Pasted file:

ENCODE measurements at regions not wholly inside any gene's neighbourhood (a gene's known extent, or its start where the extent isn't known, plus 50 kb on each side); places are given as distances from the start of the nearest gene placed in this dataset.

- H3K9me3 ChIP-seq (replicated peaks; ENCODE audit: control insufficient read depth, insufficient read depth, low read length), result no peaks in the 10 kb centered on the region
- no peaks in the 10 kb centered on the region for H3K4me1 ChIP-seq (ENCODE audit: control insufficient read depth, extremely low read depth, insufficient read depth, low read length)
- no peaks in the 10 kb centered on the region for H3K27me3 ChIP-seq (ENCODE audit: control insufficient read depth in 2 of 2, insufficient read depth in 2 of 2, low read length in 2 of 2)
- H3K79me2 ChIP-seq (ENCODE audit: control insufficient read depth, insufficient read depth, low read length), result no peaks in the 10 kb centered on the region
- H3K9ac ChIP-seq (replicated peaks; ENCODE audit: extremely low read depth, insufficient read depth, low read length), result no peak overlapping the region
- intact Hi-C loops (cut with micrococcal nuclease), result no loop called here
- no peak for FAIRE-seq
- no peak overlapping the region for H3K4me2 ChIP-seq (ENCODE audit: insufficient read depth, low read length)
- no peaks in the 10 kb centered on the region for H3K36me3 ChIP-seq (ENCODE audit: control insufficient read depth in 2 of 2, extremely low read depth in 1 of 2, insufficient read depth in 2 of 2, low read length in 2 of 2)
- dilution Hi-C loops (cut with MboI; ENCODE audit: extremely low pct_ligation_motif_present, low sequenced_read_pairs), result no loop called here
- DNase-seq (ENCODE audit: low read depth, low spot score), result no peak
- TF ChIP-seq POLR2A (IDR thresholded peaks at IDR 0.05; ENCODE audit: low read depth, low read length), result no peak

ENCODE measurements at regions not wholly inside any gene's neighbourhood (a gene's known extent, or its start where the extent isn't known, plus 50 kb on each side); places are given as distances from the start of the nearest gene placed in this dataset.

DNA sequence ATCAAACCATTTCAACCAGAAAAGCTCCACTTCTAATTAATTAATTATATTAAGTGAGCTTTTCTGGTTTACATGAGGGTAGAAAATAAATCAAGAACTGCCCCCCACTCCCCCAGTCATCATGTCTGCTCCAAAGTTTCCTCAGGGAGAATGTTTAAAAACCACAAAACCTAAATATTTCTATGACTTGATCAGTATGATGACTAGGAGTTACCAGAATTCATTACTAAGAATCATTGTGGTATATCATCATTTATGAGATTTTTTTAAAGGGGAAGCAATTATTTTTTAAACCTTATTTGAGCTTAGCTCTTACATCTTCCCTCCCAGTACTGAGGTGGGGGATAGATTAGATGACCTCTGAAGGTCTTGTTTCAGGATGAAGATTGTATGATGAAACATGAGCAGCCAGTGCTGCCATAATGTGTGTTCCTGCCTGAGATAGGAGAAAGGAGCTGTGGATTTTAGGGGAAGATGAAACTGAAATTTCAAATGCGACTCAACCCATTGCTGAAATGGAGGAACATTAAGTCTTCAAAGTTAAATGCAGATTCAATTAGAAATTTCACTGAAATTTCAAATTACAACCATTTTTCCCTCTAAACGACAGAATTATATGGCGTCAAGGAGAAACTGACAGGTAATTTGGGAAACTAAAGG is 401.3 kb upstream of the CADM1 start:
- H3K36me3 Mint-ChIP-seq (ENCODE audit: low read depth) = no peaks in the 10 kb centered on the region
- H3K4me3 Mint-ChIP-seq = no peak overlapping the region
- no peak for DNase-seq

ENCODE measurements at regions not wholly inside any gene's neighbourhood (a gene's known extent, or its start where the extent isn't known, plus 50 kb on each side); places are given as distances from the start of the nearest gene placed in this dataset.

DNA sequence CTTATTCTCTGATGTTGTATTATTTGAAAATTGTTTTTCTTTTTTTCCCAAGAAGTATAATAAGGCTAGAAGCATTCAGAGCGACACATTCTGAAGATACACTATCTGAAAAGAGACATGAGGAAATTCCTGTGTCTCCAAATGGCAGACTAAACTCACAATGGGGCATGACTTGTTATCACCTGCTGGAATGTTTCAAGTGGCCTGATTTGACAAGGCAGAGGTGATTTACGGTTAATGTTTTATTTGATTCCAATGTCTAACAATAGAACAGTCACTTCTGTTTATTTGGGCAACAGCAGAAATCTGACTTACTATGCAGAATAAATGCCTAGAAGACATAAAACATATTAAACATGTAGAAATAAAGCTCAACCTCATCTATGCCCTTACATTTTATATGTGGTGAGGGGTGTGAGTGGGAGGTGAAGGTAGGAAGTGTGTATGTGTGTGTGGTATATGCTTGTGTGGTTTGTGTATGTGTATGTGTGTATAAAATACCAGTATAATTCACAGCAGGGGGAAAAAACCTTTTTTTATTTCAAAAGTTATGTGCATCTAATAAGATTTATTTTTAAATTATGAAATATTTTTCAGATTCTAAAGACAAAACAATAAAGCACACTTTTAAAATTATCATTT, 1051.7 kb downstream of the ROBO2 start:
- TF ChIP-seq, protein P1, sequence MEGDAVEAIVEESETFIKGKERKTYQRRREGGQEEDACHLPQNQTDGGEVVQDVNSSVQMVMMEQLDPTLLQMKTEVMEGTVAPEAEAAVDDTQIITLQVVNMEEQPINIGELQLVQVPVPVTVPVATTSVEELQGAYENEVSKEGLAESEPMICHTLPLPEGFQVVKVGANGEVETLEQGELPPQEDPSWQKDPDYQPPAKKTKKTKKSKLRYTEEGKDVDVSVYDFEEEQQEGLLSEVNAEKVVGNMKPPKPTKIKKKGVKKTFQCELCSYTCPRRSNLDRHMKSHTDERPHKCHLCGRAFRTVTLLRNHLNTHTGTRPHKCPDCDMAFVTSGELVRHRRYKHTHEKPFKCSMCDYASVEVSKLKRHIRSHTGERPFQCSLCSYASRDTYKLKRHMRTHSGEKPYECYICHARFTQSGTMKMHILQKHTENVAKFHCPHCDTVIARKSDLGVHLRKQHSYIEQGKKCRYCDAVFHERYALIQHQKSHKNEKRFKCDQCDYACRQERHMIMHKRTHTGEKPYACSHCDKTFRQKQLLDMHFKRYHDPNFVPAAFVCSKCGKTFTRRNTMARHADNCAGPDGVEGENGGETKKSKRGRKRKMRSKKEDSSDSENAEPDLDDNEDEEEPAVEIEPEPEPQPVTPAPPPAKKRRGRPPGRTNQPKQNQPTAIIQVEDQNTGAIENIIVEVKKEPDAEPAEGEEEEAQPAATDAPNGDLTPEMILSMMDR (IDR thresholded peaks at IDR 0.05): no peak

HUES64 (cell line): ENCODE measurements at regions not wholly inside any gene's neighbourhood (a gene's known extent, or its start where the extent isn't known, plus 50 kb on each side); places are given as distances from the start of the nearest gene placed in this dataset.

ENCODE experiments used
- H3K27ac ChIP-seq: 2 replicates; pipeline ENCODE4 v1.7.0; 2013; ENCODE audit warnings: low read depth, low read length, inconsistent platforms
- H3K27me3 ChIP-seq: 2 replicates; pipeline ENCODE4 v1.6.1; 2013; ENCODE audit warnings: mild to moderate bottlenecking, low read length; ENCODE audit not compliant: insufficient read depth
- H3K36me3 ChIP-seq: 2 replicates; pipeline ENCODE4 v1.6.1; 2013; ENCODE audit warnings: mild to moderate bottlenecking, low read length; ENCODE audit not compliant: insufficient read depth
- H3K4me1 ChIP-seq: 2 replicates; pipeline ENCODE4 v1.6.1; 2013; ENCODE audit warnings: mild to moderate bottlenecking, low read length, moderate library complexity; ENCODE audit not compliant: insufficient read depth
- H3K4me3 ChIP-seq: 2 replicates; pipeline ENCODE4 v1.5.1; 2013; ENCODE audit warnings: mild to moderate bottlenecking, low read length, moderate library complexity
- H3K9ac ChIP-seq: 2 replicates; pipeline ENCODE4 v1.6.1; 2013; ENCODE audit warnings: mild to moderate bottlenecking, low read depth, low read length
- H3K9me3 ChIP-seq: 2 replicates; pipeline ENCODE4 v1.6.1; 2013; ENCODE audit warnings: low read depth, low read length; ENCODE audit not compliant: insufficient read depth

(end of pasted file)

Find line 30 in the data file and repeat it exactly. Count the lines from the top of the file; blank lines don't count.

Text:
- H3K9me3 ChIP-seq: 2 replicates; pipeline ENCODE4 v1.6.1; 2013; ENCODE audit warnings: low read depth, low read length; ENCODE audit not compliant: insufficient read depth